Grant funds have worth
Published 10:42 am Monday, February 12, 2018
Grant money helps many counties and municipalities pay for projects, services and programs they otherwise might not be able to afford.
Granted (pardon the pun), some people consider government-provided grant funds as “free” money, while others consider such grant funds as taxpayer-generated revenue that is not free, which could be true in the case of grants from government agencies. Some people don’t want taxpayer money dispensed in the form of grants to organizations that provide programs and services with which they disapprove. Grant funds from sources such as private foundations, private trusts and other non-public entities are generated by contributions, endowments and the like. Those grants tend to draw less criticism concerning how they are allocated.
Although there are cases where government-provided grant funds have been spent on strange projects, government grants help provide affordable housing, convert empty and deteriorating buildings into places that house productive enterprises that generate jobs and tax revenues and provide needed capital to acquire equipment needed by rural fire departments so they can better serve their communities.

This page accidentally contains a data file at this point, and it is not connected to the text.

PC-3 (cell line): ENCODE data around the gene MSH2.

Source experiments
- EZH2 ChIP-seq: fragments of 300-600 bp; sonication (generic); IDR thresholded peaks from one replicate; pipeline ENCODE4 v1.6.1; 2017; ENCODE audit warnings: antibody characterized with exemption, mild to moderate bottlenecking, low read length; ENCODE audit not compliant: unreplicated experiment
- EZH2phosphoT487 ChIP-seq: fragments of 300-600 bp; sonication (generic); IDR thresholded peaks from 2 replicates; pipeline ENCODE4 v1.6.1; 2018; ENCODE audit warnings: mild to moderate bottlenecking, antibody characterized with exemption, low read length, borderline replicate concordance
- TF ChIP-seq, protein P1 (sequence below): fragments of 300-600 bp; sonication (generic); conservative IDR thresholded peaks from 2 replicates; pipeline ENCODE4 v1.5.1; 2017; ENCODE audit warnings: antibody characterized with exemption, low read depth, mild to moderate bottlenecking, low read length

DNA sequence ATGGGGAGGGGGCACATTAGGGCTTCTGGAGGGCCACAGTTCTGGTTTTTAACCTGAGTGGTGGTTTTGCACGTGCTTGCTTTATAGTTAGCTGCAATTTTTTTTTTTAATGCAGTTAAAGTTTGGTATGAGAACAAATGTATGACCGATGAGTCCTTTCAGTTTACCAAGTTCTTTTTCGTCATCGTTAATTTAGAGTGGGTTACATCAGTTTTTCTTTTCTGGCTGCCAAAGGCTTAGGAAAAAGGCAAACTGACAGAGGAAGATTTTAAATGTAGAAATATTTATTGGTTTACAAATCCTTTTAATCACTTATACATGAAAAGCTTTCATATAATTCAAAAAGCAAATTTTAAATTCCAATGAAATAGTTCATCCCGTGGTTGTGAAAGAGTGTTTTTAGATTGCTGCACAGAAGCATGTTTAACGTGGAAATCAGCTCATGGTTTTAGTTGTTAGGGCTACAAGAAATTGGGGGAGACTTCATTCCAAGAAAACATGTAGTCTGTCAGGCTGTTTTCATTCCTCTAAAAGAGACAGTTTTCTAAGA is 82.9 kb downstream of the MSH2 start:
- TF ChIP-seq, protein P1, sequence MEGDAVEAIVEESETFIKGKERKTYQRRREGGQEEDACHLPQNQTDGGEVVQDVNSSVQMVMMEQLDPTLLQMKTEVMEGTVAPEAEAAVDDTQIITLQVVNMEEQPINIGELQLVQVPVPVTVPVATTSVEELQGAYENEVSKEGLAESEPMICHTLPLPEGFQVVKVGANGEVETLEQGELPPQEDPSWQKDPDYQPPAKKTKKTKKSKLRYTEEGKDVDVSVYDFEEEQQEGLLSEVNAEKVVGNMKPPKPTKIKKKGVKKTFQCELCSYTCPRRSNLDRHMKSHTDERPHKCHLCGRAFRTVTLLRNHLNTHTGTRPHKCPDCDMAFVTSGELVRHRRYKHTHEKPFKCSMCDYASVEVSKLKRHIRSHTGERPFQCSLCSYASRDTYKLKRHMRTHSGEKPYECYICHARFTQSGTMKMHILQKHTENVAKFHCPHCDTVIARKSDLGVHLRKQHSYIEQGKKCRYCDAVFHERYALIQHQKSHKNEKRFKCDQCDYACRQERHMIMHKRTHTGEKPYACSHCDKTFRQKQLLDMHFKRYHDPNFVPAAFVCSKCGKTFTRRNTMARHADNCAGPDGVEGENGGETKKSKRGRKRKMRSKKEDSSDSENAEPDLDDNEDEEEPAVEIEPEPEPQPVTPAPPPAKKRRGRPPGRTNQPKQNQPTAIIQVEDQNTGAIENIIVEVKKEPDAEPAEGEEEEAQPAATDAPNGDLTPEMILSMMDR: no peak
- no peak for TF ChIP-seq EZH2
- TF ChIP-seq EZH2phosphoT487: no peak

Some people bemoan spending grant funds on a specific project or program. They would rather see that money spend elsewhere. However, many grants funds are awarded under specific requirements. In other words, a local government has little, if any, discretion when it comes to how those grant funds can be spent.
Grant funds can help counties and municipalities from raising taxes to pay for some services and programs they provide. That new playground that’s accessible to handicapped children might not have been built if it were not for grant funds. That new fishing pier was partially paid for with grant funds. That new brewpub might not have opened its doors and hired 15 people without the assistance of grant funds.
For Washington, a penny on its property-tax rate generates about $83,000 in revenue. So, in theory, if the city were forced to spend city dollars on a project because it lost $83,000 in grant funds, it might have to raise the property-tax rate by a penny.
In many cases, using grant funds to pay for a project makes better sense than raising taxes to pay for it.